Mopup from previous week: power of stereotypes and expectations.

Spencer & Steele, 1992

Experiment showed that gender differences in performance on a difficult math test could be eliminated if women took the test believing that men & women scored equally on this test. If women were told that the test was more difficult for women, they did worse than men.

Week 5 LECTURE NOTES: Social Development

Three main elements in early social development:

Characteristics of the child

(easy, difficult, slow-to-warm-up temperament)

Behavior of the parents (caregiver)

* Maternal responsiveness

* Styles of parenting

(authoritarian, permissive, authoritative)

Interaction between the two:

child's effect on parents

parent's effect on child

feedback loops

Early attachment:

* Not explained by Freudian theory

(oral needs)

* Not explained by behaviorist theory

(mother associated with food)

* Has a maturational basis (emerges around 6 months, as neurons in limbic system are myelinated)

Four attachment patterns (started out as three, last is new addition)

Secure (parent is base)

Avoidant (ignores parent, hostile)

Anxious-ambivalent (hesitant, clingy)

Disorganized (conflicting behavior)

Adult attachment:

Bartholemew & Horowitz four styles

Dimensions are positive versus negative view of self and view of other. Combined, this leads to four styles:

View of Self
View of


+ self

- self
+ other Secure

+ self + other


- self + other

- other Dismissing

+ self - other


- self - other

Other relationships of the child

Peers (siblings, friends)

peer relationships of the child are often measured via sociometric choice (children indicate who they like and dislike among their peers)

This leads to 4 categories that indicates how a child is viewed by peers:

+ = liked, - = disliked


high +, low -


high +, high +


low +, low -


low +, high _

Child's relationship to his/her self also develops over time, from concrete (I live in Eugene, my hair is red, I like ice cream) to more complex and abstract (I enjoy meeting new people, I have the temperament of a red-head--hot tempered & passionate)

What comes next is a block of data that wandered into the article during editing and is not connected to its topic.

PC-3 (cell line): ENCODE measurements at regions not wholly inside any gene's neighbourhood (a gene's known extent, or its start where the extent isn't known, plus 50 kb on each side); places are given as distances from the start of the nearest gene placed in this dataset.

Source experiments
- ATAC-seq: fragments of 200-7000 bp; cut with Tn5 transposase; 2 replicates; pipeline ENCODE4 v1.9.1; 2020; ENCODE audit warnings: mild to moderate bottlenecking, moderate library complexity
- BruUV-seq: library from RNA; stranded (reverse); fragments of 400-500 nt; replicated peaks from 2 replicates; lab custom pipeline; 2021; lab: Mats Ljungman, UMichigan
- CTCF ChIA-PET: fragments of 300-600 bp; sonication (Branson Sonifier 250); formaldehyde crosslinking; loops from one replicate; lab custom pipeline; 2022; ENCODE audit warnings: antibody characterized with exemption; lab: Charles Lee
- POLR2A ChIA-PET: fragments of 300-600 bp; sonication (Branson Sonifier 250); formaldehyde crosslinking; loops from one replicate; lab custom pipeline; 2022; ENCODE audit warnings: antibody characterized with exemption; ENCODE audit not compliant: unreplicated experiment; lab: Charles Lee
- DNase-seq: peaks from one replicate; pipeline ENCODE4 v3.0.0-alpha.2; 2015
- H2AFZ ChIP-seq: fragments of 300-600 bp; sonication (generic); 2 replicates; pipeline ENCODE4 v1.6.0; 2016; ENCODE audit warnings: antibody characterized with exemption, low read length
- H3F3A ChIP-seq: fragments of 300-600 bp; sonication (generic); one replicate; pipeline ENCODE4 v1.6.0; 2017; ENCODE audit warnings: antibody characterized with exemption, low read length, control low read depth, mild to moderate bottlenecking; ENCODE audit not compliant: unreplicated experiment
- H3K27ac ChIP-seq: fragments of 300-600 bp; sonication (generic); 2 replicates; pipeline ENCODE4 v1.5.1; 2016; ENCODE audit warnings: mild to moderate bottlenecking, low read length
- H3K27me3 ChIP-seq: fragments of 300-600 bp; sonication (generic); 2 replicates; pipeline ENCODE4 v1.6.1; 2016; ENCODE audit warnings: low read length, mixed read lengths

Understanding of gender (pp. 552-553) illustrates changing view of self (I am a boy right [gender identity] now to I will always be a boy/man [gender stability]) and of others (people change gender by dressing up or always have the same gender [gender constancy])

Moral development

Cognitive social theories

(also encountered in last chapter)

These theories emphasize learning by reinforcement and modeling of prosocial behavior. Children develop expectancies and also schemas about appropriate behavior. Behavior is affected by behavior-outcome expectancies, self-efficacy, and competency.

Cognitive development theories


pre-moral (try to win)

morality of constraint (up to 9/10)

immutable rules

morality of cooperation

rules can be changed

Kohlberg's three levels:

(there are six stages and three levels, with two stages to each level)

preconventional (hedonism)

conventional (laws & rules)

postconventional (principles)

NOTE: Piaget & Kohlberg focus on understanding, which is not the same as moral BEHAVIOR.

Kohlberg's technique for measuring moral development is to code responses to moral dilemma stories, in which the person must explain what the person should do and why.

Empirical data (Kohlberg, 1963, 1969) show that at age 7, about 95% of children are at preconventional level; at age 13, about 55% have progressed to conventional, with 30% still preconventional and 15% on to postconventional; by age 16, about 30% have reached postconventional.

In another study (Colby, 1983) that followed people to a later age, 90% of 36-year-olds had progressed to postconventional and 10% were still conventional.

Kohlberg has been criticized for having an overly Western philosophical view of morality (hardly anyone reaches his stage 6).

Psychodynamic theories:

Narcissism = preconventional, premoral

Guilt is the primary motivation for moral behavior

Conscience is the superego, developed through identification with the parent (phallic stage); moral behavior is based on ability to control self (anal stage).

Note that self-control is also addressed in the emergence of self-regulatory systems discussed by Rothbart.

Note also that shame (what you feel when others discover you have been bad) and guilt (what you feel when you know that you have been bad) are different, and are emphasized differently in different cultures.

Erikson's stages:

Erikson is important because he emphasized development across the lifespan, rather than presuming that development is finished at adolescence.

Neurological evidence supports the continued plasticity of the brain up through adulthood.

Also, the social issues that people confront continue to change throughout the lifespan. Erikson proposed that development is driven by the changing tasks presented at different stages of life.

For example, adolescence corresponds to issues of identity because puberty changes a person both physically and socially; old age brings reflection because of death of others and impending end of one's own life. These life tasks continue to present themselves, regardless of whether you have come to a happy resolution of the prior issues.

See Table 14.7 for a summary and also the text discussion of Erikson.